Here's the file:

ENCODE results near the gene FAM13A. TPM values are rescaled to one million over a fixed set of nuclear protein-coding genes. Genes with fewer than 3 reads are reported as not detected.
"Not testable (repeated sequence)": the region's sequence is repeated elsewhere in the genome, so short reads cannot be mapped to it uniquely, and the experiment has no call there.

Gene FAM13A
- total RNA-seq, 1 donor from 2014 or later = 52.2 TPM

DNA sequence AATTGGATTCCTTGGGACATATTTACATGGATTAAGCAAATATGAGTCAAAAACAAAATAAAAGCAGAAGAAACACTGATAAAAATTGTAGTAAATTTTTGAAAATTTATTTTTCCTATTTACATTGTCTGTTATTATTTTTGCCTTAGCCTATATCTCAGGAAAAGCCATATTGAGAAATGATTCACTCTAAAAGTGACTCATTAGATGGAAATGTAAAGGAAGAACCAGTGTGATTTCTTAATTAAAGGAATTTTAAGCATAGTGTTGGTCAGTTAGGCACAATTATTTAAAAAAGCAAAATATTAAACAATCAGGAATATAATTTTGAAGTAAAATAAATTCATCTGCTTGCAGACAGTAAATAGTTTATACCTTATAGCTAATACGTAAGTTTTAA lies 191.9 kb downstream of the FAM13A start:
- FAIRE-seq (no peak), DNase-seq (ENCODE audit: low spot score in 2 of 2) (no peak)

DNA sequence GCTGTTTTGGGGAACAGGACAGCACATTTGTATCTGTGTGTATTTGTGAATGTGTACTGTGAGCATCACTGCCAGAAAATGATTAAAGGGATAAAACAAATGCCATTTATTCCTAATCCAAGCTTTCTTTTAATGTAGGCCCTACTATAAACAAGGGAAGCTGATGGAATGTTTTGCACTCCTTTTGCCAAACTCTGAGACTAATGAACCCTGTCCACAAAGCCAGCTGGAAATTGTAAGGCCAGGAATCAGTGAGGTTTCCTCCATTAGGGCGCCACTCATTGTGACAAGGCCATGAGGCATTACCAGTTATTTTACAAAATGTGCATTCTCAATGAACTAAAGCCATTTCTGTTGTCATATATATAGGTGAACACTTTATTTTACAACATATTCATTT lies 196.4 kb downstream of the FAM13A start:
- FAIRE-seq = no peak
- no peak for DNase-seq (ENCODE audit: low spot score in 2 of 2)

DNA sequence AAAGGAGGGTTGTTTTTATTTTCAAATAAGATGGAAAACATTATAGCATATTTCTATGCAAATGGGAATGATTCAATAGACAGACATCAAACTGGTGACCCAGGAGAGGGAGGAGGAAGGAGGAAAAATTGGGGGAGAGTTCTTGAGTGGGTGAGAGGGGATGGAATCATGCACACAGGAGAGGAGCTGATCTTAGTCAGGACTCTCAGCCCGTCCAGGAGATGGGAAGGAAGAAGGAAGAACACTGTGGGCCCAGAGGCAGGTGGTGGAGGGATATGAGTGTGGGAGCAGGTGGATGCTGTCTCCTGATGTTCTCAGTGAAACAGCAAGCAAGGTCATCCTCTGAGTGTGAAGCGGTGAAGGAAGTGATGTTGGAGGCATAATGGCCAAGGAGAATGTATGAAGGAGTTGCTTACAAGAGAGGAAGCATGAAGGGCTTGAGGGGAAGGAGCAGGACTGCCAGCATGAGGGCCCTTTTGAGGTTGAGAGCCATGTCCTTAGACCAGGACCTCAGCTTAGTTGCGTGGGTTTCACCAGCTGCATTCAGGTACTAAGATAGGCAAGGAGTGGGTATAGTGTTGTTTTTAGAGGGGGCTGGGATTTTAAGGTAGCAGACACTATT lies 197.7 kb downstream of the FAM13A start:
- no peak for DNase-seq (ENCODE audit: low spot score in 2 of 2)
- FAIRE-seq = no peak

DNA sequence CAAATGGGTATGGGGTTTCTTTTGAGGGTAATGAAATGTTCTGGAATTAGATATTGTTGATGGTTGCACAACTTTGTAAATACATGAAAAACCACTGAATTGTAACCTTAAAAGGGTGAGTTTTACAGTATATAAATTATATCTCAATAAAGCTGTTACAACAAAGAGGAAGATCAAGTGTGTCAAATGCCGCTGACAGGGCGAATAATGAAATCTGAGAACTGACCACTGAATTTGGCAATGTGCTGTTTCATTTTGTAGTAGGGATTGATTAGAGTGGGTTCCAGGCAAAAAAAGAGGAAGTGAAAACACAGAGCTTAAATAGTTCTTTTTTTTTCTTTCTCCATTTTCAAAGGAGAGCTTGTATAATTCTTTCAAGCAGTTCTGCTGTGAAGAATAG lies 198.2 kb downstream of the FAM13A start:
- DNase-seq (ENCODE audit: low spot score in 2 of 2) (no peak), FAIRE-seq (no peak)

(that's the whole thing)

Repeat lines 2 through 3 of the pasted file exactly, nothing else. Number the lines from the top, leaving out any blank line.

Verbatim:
"Not testable (repeated sequence)": the region's sequence is repeated elsewhere in the genome, so short reads cannot be mapped to it uniquely, and the experiment has no call there.

Gene FAM13A